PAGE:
Building alliance to test XML system

The UK's leading construction firms and building suppliers have joined forces to develop an XML-based order system to cut red...

The UK's leading construction firms and building suppliers have joined forces to develop an XML-based order system to cut red tape and costs in their supply chain.

Nick Huber

In a major step forward for common e-business standards, builders, suppliers and software developers are to test an electronic order system based on the Internet data exchange standard XML.

Analysts hailed the industry initiative - called eBuild-XML - as a turning point for the XML data standard, which has been seen as the future backbone for exchanging information over the Web.

House building giants including Alfred McAlpine, suppliers such as Jewson and software suppliers including SAP are all members of the XML standards project. A pilot scheme is due to begin over the next few months.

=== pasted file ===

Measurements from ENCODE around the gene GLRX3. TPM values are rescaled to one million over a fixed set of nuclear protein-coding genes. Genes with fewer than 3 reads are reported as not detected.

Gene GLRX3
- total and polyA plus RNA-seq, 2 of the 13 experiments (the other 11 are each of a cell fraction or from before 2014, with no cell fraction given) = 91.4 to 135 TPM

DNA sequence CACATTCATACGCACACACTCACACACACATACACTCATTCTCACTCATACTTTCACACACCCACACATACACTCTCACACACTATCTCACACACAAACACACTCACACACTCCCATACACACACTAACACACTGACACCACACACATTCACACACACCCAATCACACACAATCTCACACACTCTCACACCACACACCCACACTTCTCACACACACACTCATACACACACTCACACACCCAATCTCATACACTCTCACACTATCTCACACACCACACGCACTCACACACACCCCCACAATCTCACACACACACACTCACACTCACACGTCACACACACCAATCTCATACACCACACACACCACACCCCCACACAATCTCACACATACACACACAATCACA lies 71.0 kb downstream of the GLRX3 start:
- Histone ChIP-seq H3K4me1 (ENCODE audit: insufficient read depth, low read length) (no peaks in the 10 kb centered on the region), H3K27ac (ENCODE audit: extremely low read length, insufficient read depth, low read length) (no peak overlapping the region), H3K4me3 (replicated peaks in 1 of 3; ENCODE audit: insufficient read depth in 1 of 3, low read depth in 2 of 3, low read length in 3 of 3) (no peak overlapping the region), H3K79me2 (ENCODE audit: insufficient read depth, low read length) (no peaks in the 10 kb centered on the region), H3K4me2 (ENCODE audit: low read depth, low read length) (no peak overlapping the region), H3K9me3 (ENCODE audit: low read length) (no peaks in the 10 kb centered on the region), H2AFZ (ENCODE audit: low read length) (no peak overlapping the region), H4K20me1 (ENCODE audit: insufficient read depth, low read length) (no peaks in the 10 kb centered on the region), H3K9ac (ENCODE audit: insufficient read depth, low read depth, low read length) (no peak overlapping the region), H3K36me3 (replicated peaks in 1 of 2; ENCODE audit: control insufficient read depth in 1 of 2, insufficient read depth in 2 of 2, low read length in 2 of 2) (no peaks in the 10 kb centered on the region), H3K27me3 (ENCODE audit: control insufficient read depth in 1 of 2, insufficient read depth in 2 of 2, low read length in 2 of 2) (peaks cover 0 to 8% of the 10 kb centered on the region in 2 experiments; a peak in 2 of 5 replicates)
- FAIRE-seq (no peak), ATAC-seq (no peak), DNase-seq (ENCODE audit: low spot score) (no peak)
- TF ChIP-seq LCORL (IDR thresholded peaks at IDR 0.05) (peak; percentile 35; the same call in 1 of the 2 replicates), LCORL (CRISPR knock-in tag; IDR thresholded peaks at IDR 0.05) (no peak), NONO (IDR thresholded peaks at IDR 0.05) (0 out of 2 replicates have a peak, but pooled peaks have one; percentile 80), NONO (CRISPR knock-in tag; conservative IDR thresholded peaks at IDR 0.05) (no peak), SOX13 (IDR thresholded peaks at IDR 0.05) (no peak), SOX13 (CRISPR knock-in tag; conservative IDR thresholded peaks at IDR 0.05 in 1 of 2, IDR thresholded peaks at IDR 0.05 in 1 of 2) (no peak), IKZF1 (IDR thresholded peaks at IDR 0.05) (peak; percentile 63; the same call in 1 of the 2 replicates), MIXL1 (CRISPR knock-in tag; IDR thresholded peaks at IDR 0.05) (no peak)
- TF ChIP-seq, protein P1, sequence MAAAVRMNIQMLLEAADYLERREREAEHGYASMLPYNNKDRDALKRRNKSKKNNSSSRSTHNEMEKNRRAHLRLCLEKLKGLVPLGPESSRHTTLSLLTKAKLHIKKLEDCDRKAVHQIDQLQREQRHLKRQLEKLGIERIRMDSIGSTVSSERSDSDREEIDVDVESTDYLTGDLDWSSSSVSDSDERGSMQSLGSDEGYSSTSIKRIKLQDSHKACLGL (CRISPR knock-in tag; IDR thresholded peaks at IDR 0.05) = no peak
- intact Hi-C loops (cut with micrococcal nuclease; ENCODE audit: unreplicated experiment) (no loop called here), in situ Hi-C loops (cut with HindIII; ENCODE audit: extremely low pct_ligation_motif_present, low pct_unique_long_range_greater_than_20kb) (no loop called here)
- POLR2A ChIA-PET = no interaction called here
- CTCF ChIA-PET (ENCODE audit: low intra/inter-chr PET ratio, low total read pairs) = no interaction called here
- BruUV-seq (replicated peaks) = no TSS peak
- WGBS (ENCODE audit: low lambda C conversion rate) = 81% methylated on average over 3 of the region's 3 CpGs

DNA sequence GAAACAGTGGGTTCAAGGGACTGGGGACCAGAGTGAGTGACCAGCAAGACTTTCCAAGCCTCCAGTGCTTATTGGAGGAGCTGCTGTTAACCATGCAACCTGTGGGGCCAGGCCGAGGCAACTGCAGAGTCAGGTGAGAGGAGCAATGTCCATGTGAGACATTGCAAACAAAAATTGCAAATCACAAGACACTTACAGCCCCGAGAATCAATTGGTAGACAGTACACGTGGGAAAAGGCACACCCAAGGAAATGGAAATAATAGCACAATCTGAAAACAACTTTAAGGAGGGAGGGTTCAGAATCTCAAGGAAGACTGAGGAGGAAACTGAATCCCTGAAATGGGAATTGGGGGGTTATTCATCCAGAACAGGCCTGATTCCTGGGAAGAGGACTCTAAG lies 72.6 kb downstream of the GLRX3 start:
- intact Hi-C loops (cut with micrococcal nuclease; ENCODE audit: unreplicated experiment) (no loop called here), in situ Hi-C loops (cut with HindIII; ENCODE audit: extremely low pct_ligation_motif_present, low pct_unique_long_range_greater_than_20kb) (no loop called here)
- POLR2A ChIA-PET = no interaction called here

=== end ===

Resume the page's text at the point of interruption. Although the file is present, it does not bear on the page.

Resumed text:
The new order standard will handle millions of pounds worth of orders every month and replace the existing purchasing system, which is largely paper-based. EBuild-XML will be based on an existing message standard from accountancy software suppliers association Basda and written into procurement packages.

The new standard should also mean that suppliers do not have to re-key data into their back-office systems when they receive an order from a building company.

John Miller, IT director for house builder Redrow, said, "We are likely to save costs and reduce unnecessary administration for work that needs to be carried out.

'To build a house we have to purchase very many items in the standard paper-based way."

A raft of XML-based systems are emerging in the building industry. But the sector lacks a common standard for all companies to buy into, which can cause confusion for suppliers.

"You would have an incompatible set of standards and hubs between suppliers [without the new XML initiative]," Miller added. "To make any progress you need to get a critical mass involved."

IT analysts welcomed the industry standards drive.

"It's a terrific idea and a step forward," said Mark Simmons, a senior analyst at Bloor Research. "A lot of software companies are providing XML as a base line and using XML messaging but the thing that is missing is a standard for different applications."

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